The following legislation regulates labour relations in South Africa in general:
- Labour Relations Act, Act 66 of 1995 (LRA)
The LRA remains the principal labour statute and regulates collective rights and also provides protection against labour practices. The LRA regulates trade unions and employers’ organisations and establishes key dispute resolution agencies in the form of the CCMA and labour courts.
- Basic Conditions of Employment Act, Act of 1997 (BCEA)
The BCEA establishes and enforces the minimum statutory terms on which employers and employees may contract.
- Sectoral Determinations
A Sectoral Determination controls the terms and conditions of employment in a particular sector where there is no centralised collective bargaining and which requires detailed and specific regulations. Conditions in a Sectoral Determination may differ from those in the BCEA, but will rank superior.
- Bargaining Council Agreements
Bargaining Councils deal with collective agreements, solve labour disputes, establish various schemes and make proposals on labour policies and laws. Trade unions and employers’ organisations may form Bargaining Councils.
- Employment Equity Act, Act of (EEA)
The EEA prohibits unfair discrimination in employment, defined to include a wide range of policies and procedures. It also requires designated employers (employers with 50 or more employees, or an annual turnover as specified in Schedule 4 of the EEA) to formulate an Employment Equity plan (EEA13) and to submit reports (EEA2 and EEA4) to the Department of Labour.
- Skills Development Act, Act 97 of 1998 (SDA)
The SDA regulates standard settings, training and development by requiring employers (with an annual expenditure on salaries exceeding R500,000.00) to contribute 1% of their payroll to the fund infrastructure established by the SDA.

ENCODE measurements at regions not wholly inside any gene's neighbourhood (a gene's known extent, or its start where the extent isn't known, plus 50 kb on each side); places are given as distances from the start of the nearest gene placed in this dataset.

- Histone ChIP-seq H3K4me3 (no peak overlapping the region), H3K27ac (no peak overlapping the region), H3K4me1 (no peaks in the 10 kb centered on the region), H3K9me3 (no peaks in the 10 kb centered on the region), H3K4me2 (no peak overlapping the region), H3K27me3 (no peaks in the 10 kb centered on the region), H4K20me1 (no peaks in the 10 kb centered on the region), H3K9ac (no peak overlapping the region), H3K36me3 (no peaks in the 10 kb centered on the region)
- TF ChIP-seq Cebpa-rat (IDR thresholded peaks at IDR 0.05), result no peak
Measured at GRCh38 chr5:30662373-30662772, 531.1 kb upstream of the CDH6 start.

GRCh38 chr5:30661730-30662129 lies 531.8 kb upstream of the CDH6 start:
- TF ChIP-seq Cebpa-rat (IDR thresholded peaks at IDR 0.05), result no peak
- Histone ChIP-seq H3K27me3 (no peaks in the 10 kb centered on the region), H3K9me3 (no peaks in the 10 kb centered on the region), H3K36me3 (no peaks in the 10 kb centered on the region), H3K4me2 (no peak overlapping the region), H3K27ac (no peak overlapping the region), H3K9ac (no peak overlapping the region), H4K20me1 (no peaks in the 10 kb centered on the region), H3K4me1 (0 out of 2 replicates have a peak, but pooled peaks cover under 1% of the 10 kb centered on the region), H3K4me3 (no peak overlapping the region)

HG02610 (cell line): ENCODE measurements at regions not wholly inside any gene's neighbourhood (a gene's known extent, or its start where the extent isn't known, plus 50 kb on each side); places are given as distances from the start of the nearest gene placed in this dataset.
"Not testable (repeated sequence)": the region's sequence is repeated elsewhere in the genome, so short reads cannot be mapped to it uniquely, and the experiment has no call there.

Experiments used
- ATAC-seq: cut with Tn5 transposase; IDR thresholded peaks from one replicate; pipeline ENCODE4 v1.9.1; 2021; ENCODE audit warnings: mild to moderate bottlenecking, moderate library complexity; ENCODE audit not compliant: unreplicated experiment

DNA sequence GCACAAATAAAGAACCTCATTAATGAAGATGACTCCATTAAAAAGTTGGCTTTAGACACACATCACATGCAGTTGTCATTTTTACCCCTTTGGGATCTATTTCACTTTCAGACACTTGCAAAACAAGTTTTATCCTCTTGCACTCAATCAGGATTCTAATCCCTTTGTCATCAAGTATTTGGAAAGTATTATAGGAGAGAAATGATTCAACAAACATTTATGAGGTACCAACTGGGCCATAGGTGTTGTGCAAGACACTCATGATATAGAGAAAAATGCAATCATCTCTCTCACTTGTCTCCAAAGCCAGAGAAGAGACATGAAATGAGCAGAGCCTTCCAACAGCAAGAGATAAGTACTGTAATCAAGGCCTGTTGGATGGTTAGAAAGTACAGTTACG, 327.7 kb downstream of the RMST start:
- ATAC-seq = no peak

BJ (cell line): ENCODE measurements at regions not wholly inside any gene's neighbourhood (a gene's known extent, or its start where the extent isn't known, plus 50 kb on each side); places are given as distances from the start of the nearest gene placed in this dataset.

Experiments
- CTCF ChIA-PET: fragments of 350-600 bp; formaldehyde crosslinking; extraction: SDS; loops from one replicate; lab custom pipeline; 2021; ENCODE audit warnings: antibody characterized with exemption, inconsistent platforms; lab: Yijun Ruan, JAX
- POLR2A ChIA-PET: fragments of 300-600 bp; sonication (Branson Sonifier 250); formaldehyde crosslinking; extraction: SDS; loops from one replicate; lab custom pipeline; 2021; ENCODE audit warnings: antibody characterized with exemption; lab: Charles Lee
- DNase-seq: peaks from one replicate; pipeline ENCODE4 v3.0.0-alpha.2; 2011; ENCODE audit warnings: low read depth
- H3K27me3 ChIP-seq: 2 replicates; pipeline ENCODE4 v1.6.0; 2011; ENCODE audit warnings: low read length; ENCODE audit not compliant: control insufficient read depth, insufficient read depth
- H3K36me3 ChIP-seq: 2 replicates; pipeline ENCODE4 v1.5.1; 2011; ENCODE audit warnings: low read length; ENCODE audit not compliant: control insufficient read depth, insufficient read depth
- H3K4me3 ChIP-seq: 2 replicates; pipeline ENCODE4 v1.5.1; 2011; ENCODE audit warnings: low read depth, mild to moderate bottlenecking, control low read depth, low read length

- Unemployment Insurance Fund (UIF)
UIF provides short term relief to workers when they become unemployed or are unable to work because of maternity or adoption leave, or illness. It also provides relief to the dependants of a deceased contributor. It is the employer’s responsibility to pay over the unemployment insurance contributions (2% of the employee’s salary) although both the employer and employee equally contribute 1%.
- Compensation for Occupational Injury and Diseases Act, Act 130 of 1993 (COIDA)
When injured on duty or becoming sick as a result of your work, an employee can claim compensation from the Compensation Fund. Families or dependants can also claim if their breadwinner dies as a result of a work-related accident or disease. All employers must register with the Compensation Commissioner and will be rated annually, after which payments must be made.
- Occupational Health and Safety Act, Act 85 of 1993 (OHSA)
OHSA regulates health and safety conditions in the workplace. Legislation applies to all employers in terms of creating a safe and healthy working environment. Certain regulations must be implemented when the employer employs five or more employees.
The following two tabs change content below.
Crystal McLauchlin is a Legal Advisor at the LWO Employers Organisation, registered with the Department of Labour. She obtained her LL.B. degree in 2009 from The North West University as well as a Certificate in Advanced Labour Law from the University of Pretoria. Crystal also has extensive experience in labour matters and takes part in labour discussions at seminars.
Latest posts by Crystal McLauchlin (see all)
- Sick and tired of “sick and tired” - November 11, 2016
- My employee is under the influence of alcohol – how to handle the situation correctly - September 16, 2016
- Sleeping on duty - August 25, 2016